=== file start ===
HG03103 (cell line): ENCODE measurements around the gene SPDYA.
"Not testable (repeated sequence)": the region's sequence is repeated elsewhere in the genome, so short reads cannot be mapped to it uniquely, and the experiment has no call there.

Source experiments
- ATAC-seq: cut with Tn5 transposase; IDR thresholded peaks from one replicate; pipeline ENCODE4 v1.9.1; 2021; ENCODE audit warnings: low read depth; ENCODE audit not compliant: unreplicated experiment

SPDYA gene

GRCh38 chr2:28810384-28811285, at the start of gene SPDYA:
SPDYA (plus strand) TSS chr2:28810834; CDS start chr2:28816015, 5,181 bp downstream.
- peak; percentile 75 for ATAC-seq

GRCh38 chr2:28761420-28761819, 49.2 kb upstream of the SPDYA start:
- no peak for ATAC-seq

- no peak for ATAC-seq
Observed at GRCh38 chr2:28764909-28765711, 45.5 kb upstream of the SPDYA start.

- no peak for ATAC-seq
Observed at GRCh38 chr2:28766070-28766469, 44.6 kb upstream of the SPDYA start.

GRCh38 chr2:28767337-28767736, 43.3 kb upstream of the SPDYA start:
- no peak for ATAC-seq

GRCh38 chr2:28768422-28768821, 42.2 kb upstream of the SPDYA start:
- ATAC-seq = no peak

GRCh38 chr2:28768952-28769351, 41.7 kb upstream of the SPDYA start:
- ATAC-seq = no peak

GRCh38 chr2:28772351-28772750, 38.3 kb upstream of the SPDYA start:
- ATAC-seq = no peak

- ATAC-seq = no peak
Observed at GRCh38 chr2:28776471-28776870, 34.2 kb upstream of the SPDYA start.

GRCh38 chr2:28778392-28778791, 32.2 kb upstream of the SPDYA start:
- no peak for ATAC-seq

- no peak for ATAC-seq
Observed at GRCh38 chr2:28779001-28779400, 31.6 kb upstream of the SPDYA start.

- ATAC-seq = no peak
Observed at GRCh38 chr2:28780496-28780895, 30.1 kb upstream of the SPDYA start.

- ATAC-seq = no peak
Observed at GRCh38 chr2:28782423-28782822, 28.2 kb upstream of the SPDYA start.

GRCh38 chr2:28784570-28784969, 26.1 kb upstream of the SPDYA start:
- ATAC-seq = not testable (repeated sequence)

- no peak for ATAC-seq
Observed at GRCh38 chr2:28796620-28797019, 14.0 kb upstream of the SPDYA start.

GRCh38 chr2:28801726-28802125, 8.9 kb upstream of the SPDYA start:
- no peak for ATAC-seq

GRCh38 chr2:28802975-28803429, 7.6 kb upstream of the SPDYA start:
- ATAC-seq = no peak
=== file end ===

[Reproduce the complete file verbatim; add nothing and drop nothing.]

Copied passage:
HG03103 (cell line): ENCODE measurements around the gene SPDYA.
"Not testable (repeated sequence)": the region's sequence is repeated elsewhere in the genome, so short reads cannot be mapped to it uniquely, and the experiment has no call there.

Source experiments
- ATAC-seq: cut with Tn5 transposase; IDR thresholded peaks from one replicate; pipeline ENCODE4 v1.9.1; 2021; ENCODE audit warnings: low read depth; ENCODE audit not compliant: unreplicated experiment

SPDYA gene

GRCh38 chr2:28810384-28811285, at the start of gene SPDYA:
SPDYA (plus strand) TSS chr2:28810834; CDS start chr2:28816015, 5,181 bp downstream.
- peak; percentile 75 for ATAC-seq

GRCh38 chr2:28761420-28761819, 49.2 kb upstream of the SPDYA start:
- no peak for ATAC-seq

- no peak for ATAC-seq
Observed at GRCh38 chr2:28764909-28765711, 45.5 kb upstream of the SPDYA start.

- no peak for ATAC-seq
Observed at GRCh38 chr2:28766070-28766469, 44.6 kb upstream of the SPDYA start.

GRCh38 chr2:28767337-28767736, 43.3 kb upstream of the SPDYA start:
- no peak for ATAC-seq

GRCh38 chr2:28768422-28768821, 42.2 kb upstream of the SPDYA start:
- ATAC-seq = no peak

GRCh38 chr2:28768952-28769351, 41.7 kb upstream of the SPDYA start:
- ATAC-seq = no peak

GRCh38 chr2:28772351-28772750, 38.3 kb upstream of the SPDYA start:
- ATAC-seq = no peak

- ATAC-seq = no peak
Observed at GRCh38 chr2:28776471-28776870, 34.2 kb upstream of the SPDYA start.

GRCh38 chr2:28778392-28778791, 32.2 kb upstream of the SPDYA start:
- no peak for ATAC-seq

- no peak for ATAC-seq
Observed at GRCh38 chr2:28779001-28779400, 31.6 kb upstream of the SPDYA start.

- ATAC-seq = no peak
Observed at GRCh38 chr2:28780496-28780895, 30.1 kb upstream of the SPDYA start.

- ATAC-seq = no peak
Observed at GRCh38 chr2:28782423-28782822, 28.2 kb upstream of the SPDYA start.

GRCh38 chr2:28784570-28784969, 26.1 kb upstream of the SPDYA start:
- ATAC-seq = not testable (repeated sequence)

- no peak for ATAC-seq
Observed at GRCh38 chr2:28796620-28797019, 14.0 kb upstream of the SPDYA start.

GRCh38 chr2:28801726-28802125, 8.9 kb upstream of the SPDYA start:
- no peak for ATAC-seq

GRCh38 chr2:28802975-28803429, 7.6 kb upstream of the SPDYA start:
- ATAC-seq = no peak